Session Type: Abstract Submissions (ACR)
Background/Purpose: Although the association between rheumatoid arthritis (RA) and cardiovascular disease (CVD) is established, the exact mechanism is not known. Subjects who later develop RA were shown to have increased risk of myocardial infarction (MI) in the preclinical period prior to RA symptoms indicating that autoimmunity might be a risk factor for CVD. Therefore, we tested the hypothesis that RA-related autoantibodies are independent risk factors for subclinical atherosclerosis and subsequent clinical CVD events.
Methods: MESA is a multicenter population based study cohort prospectively collecting CVD outcome and risk factor data in 6814 middle-aged to elderly multi-ethnic participants since 2000. At MESA baseline, rheumatoid factor (RF) and anti-cyclic citrullinated peptide (anti-CCP-2) by ELISA and coronary artery calcium (CAC) by CT were measured in 6557 AA, Caucasian, Hispanic and Chinese participants who were then followed for 7.1 years for coronary heart disease (CHD) Hard endpoints (MI, resuscitated cardiac arrest, CHD death) and CVD Hard endpoints (MI, cardiac arrest, CHD death, stroke, stroke death). We assessed the associations between baseline RF/anti-CCP and CAC stratified by race/gender using logistic regression adjusting for traditional CVD risk factors. We used Cox regression to determine race/gender-specific associations between RF/anti-CCP and clinical CVD endpoints.
Results: 12.2% had CAC >=300; After 7.1 years, 3.0% had Hard CHD endpoints; 4.8% had Hard CVD endpoints. RF IgM, RF IgA and anti-CCP were positive in 15.9%, 8.7%, and 2.0%, respectively. 4.0% were positive for both and 20.6% were positive for either RF isotype. RA-related autoantibody positivity varied with race and was highest in AA’s (RF: p<0.001, anti-CCP: p<0.003). RF and anti-CCP were associated with CAC in Caucasian and AA women after adjustment for traditional risk factors (Table 1). Table 2 demonstrates strong associations between RA-related autoantibodies and clinical CVD events in AA women. There were no clear associations in Hispanic and Chinese participants.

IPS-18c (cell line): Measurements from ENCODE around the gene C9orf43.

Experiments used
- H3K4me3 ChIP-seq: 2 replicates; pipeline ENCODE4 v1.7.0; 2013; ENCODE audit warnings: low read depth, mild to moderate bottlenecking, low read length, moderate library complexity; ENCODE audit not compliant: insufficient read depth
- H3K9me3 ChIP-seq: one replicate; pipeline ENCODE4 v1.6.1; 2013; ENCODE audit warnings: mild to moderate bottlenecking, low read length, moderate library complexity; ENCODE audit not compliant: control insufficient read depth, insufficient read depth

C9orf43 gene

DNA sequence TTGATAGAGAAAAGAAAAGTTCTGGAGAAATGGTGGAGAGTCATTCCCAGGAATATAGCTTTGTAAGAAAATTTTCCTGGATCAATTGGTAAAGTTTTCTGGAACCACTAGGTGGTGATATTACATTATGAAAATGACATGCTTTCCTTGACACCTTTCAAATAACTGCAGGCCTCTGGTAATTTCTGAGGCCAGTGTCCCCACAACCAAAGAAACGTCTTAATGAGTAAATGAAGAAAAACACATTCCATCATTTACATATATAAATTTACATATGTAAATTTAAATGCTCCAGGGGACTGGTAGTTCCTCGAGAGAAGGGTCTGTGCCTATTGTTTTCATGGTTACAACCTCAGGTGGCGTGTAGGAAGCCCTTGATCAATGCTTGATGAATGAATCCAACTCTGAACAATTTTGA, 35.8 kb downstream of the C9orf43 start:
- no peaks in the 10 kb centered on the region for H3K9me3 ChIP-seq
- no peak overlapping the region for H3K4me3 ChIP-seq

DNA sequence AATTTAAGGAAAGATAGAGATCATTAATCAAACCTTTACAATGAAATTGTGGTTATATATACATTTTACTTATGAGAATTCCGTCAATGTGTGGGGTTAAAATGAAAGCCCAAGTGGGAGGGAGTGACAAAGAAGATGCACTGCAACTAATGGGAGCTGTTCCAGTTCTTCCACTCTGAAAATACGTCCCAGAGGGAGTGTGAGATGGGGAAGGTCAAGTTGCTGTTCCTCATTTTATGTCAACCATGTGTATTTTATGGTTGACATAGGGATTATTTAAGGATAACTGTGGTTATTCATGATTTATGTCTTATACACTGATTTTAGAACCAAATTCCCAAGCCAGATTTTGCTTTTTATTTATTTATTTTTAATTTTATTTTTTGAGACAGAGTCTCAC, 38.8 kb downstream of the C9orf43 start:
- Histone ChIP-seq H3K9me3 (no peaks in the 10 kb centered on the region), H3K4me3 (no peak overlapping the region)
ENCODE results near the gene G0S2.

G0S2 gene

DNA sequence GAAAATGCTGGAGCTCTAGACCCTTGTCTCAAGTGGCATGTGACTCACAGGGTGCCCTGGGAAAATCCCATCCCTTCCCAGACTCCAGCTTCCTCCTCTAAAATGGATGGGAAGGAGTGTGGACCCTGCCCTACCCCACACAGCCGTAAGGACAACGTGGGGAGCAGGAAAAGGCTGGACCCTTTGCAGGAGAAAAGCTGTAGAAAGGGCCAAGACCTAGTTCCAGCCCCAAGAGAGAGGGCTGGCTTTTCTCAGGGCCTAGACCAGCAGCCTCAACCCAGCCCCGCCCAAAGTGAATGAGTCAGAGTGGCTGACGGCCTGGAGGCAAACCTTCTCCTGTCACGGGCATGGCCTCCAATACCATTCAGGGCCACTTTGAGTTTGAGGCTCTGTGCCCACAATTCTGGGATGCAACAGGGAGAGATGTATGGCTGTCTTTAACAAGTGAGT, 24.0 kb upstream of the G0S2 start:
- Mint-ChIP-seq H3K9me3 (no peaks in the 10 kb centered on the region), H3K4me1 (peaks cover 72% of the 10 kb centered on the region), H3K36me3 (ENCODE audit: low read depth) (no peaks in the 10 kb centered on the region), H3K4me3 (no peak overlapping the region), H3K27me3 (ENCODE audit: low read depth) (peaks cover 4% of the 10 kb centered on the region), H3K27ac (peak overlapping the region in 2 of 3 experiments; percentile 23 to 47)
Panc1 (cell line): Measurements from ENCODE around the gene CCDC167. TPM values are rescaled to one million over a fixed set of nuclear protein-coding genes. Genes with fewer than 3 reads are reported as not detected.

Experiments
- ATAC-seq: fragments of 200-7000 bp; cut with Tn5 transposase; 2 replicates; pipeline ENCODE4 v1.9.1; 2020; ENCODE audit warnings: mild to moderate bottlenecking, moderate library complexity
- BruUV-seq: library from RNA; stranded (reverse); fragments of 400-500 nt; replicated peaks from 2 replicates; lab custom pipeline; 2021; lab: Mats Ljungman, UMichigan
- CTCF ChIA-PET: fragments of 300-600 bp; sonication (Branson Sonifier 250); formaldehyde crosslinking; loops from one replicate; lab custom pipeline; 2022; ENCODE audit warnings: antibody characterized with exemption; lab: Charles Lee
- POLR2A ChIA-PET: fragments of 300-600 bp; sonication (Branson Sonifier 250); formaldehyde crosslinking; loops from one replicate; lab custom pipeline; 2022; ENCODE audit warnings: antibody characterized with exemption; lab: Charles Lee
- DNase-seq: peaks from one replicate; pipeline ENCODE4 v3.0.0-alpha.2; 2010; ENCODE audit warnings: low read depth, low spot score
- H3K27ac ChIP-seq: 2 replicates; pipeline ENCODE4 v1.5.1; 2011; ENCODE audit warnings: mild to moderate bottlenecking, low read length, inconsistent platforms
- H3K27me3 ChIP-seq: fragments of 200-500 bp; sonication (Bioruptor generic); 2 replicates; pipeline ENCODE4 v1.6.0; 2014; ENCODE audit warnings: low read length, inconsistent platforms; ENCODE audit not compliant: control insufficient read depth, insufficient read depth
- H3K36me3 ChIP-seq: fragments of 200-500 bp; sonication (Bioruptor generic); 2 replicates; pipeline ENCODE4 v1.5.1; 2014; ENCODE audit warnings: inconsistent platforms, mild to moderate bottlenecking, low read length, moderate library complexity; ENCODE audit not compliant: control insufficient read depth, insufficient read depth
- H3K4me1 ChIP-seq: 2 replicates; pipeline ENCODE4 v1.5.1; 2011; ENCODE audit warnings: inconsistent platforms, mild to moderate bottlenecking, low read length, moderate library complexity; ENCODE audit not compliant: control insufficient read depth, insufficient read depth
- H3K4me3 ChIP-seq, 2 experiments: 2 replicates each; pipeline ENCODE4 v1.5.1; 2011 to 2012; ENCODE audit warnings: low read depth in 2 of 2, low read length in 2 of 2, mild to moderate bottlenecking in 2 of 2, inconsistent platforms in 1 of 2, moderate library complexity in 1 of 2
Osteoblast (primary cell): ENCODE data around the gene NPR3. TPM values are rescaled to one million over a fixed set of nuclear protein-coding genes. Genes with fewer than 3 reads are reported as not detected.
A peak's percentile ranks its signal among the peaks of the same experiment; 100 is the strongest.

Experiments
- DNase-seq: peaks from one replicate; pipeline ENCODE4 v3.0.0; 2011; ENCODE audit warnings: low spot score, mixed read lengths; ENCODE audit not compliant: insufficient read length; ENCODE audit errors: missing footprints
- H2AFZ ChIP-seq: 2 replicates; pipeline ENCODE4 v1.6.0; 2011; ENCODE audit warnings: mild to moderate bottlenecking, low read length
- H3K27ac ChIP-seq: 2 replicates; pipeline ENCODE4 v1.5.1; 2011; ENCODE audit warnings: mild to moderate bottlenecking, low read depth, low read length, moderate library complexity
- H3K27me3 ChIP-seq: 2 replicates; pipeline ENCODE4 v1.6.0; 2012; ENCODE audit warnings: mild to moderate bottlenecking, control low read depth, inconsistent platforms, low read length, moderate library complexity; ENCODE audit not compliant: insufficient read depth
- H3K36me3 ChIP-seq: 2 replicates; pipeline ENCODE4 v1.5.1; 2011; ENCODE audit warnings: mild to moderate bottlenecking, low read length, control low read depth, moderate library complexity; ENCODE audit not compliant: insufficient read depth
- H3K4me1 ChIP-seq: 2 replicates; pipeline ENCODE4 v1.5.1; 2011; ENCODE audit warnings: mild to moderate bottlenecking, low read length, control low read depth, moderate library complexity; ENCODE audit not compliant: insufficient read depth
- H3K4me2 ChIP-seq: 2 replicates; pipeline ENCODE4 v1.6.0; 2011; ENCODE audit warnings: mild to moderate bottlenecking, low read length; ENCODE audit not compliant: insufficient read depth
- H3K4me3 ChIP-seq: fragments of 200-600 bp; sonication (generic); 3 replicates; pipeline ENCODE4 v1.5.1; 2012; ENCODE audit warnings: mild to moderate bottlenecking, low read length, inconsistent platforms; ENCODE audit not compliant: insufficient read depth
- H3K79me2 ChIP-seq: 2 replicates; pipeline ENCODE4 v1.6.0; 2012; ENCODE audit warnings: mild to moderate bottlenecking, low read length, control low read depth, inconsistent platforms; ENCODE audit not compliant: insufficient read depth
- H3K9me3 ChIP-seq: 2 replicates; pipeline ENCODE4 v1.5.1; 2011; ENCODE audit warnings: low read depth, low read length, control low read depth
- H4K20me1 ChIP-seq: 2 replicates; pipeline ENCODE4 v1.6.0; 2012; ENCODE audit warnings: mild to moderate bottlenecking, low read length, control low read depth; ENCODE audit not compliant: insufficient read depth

|Table 1. Adjusted* Odds Ratios (95% CI) of Having Degrees of CAC by Autoantibody Positivity in Caucasian Women and AA Women|
*Adjusted for age, smoking status, BP, BMI, HDL-c, LDL-c, DM, aspirin use, and cholesterol and BP medication use
*Adjusted for age, smoking status, BP, BMI, HDL-c, LDL-c, DM, aspirin use, and cholesterol and BP medication use. CHD Hard event outcomes include MI, resuscitated cardiac arrest, and CHD death. CVD Hard events include MI, cardiac arrest, CHD death, stroke, and stroke death.
Conclusion: This study demonstrates that RA-related autoantibodies are associated with subclinical and clinical atherosclerosis in a population based cohort. These findings indicate autoimmune factors may play a role in the pathogenesis of atherosclerosis, even in individuals without RA.
D. S. Majka,
R. W. Chang,
R. M. Pope,
M. C. Teodorescu,
E. W. Karlson,
T. H. T. Vu,
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ACR Meeting Abstracts - https://acrabstracts.org/abstract/autoantibodies-are-associated-with-subclinical-atherosclerosis-and-cardiovascular-endpoints-in-caucasian-and-african-american-women-in-a-prospective-study-the-multi-ethnic-study-of-atherosclero/